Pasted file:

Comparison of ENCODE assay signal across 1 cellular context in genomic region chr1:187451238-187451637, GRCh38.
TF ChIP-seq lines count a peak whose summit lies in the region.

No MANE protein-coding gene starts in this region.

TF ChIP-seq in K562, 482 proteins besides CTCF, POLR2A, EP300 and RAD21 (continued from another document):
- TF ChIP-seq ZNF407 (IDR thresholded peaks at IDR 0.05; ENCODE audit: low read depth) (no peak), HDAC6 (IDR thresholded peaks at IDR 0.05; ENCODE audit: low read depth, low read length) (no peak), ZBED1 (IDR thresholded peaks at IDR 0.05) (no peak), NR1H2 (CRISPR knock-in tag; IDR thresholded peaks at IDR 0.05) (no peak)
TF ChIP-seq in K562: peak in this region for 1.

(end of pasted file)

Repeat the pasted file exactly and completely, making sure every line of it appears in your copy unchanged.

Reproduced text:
Comparison of ENCODE assay signal across 1 cellular context in genomic region chr1:187451238-187451637, GRCh38.
TF ChIP-seq lines count a peak whose summit lies in the region.

No MANE protein-coding gene starts in this region.

TF ChIP-seq in K562, 482 proteins besides CTCF, POLR2A, EP300 and RAD21 (continued from another document):
- TF ChIP-seq ZNF407 (IDR thresholded peaks at IDR 0.05; ENCODE audit: low read depth) (no peak), HDAC6 (IDR thresholded peaks at IDR 0.05; ENCODE audit: low read depth, low read length) (no peak), ZBED1 (IDR thresholded peaks at IDR 0.05) (no peak), NR1H2 (CRISPR knock-in tag; IDR thresholded peaks at IDR 0.05) (no peak)
TF ChIP-seq in K562: peak in this region for 1.